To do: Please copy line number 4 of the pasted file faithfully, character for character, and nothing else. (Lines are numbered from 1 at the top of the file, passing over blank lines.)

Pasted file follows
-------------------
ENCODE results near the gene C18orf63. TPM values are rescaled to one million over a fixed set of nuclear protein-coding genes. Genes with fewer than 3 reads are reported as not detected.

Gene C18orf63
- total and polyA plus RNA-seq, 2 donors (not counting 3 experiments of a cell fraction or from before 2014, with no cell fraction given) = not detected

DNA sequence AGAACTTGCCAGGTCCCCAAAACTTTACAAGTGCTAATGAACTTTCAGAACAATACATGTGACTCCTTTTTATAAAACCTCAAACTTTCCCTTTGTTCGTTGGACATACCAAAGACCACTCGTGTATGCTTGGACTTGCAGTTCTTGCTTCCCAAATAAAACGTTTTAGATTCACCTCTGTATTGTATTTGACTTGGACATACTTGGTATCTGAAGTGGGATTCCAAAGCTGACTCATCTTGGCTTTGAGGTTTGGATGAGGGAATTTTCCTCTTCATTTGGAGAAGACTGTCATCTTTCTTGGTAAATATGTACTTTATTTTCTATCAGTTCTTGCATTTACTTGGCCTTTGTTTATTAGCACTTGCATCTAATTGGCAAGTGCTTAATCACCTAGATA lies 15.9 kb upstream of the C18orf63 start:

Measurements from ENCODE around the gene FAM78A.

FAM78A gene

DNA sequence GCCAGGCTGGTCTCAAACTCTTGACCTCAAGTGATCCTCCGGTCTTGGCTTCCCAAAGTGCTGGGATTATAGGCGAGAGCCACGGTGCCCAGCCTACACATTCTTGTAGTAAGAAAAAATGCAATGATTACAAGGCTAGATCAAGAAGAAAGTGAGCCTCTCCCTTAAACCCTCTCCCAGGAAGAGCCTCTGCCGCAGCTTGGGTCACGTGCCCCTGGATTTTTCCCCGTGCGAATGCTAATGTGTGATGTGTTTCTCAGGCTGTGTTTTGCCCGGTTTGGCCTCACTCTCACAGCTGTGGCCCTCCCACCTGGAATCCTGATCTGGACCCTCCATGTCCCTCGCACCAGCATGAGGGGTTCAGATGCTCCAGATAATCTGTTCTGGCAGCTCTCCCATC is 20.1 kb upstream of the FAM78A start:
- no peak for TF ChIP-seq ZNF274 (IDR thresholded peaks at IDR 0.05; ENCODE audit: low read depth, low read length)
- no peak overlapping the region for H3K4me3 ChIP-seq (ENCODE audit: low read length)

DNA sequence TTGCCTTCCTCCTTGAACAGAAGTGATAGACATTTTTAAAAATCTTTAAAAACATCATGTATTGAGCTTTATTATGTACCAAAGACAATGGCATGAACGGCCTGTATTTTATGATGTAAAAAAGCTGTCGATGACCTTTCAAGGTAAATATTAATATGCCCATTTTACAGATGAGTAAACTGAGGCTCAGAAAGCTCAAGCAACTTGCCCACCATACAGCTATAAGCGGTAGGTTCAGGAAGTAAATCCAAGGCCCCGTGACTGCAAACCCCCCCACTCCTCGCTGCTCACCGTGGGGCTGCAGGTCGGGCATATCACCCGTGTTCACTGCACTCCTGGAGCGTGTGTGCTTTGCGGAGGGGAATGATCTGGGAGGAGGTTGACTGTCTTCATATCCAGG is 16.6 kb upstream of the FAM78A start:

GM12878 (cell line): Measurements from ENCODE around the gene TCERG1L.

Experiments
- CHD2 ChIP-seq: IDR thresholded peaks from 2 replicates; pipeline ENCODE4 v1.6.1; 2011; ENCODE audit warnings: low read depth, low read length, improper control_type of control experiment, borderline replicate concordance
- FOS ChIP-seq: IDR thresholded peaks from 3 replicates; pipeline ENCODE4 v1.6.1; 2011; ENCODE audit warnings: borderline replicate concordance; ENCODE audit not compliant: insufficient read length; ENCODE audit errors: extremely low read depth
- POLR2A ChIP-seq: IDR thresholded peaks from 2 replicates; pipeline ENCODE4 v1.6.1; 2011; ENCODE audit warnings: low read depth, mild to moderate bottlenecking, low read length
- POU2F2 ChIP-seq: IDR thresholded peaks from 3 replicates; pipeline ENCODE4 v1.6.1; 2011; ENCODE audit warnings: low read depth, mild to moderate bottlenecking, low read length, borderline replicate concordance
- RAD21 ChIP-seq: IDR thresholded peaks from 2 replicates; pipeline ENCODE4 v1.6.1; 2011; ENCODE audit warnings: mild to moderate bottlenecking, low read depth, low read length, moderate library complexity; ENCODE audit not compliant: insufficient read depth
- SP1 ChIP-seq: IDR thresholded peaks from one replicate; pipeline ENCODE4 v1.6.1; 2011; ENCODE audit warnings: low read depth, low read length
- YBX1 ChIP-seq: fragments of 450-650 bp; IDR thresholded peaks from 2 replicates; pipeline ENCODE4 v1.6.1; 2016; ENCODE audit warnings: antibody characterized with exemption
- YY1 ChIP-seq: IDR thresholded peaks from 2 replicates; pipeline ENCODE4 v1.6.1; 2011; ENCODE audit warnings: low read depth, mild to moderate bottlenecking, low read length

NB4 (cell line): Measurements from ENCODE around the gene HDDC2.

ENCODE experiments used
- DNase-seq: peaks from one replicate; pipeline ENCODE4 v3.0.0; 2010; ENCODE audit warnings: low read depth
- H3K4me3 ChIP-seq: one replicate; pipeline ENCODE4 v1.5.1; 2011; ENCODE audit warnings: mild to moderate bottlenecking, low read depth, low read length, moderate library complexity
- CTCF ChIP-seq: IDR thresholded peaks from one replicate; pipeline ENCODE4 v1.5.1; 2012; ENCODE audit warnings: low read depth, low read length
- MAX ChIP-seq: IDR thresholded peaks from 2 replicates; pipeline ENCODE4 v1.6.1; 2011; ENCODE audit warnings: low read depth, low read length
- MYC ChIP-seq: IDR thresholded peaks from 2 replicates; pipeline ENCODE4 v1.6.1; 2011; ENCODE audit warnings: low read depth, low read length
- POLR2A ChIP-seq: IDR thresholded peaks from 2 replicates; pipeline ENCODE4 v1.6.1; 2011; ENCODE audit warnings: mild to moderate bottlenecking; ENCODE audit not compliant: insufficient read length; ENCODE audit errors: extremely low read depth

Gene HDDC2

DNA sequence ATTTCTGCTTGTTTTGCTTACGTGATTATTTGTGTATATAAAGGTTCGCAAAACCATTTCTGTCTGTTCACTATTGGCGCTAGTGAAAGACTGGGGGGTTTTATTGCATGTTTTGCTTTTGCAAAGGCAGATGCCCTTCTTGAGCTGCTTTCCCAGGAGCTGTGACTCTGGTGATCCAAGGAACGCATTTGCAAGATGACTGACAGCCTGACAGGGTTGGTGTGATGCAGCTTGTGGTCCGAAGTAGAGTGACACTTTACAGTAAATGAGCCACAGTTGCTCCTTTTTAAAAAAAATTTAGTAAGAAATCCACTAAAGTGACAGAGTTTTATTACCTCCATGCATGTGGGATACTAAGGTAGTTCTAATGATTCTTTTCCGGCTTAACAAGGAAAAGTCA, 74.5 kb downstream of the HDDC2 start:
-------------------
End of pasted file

DNA sequence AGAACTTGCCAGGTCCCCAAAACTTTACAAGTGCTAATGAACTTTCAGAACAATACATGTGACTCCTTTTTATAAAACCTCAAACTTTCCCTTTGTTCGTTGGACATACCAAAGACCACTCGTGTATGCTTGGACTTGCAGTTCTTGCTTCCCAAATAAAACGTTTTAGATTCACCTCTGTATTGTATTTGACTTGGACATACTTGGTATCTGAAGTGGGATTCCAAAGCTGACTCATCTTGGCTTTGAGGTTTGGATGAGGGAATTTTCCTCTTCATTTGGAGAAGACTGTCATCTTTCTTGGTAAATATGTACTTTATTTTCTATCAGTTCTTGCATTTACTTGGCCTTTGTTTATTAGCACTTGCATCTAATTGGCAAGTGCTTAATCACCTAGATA lies 15.9 kb upstream of the C18orf63 start: